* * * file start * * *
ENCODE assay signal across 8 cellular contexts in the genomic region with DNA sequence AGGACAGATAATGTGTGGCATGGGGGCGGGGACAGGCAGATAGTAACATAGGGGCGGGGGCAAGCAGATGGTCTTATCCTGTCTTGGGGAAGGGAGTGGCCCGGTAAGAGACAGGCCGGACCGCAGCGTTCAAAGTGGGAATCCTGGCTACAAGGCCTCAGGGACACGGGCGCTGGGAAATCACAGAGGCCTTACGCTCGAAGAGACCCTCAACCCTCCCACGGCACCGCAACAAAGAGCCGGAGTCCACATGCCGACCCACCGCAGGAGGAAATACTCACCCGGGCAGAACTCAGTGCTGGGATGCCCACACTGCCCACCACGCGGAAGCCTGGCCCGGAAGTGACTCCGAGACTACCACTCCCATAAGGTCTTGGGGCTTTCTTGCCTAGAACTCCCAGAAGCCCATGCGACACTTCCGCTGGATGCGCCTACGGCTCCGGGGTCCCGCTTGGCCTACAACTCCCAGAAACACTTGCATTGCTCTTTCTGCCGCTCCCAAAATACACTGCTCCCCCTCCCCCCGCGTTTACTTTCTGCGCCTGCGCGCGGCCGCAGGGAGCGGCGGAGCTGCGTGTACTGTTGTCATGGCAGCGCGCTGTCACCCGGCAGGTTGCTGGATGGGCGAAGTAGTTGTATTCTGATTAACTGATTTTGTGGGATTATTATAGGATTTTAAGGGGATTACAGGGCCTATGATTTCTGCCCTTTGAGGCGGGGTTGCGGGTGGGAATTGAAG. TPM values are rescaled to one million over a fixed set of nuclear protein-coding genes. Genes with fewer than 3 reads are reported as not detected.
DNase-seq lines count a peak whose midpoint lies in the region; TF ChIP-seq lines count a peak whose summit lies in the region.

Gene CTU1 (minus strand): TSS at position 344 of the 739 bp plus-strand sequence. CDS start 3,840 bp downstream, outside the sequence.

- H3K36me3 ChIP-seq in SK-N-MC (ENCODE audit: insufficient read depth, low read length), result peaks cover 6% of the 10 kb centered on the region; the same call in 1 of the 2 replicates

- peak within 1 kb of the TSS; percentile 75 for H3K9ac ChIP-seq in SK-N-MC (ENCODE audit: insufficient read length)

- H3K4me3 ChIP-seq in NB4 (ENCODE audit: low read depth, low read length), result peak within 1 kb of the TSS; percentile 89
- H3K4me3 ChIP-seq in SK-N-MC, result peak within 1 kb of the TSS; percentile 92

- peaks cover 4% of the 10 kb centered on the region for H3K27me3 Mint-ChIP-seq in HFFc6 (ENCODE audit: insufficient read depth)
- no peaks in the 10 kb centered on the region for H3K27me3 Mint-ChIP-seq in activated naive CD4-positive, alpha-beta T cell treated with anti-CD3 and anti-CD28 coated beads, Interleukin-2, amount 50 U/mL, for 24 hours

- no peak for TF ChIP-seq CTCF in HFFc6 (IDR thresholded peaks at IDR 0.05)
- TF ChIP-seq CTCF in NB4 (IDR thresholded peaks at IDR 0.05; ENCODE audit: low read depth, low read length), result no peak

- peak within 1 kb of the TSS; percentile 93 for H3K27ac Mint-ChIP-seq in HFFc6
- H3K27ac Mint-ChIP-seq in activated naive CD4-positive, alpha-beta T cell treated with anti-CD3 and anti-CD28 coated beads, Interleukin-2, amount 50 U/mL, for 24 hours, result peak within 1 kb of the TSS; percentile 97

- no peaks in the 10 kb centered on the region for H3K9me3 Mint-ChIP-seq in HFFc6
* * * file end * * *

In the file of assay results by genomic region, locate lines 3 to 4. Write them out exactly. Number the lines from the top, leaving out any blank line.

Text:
Gene CTU1 (minus strand): TSS at position 344 of the 739 bp plus-strand sequence. CDS start 3,840 bp downstream, outside the sequence.

- H3K36me3 ChIP-seq in SK-N-MC (ENCODE audit: insufficient read depth, low read length), result peaks cover 6% of the 10 kb centered on the region; the same call in 1 of the 2 replicates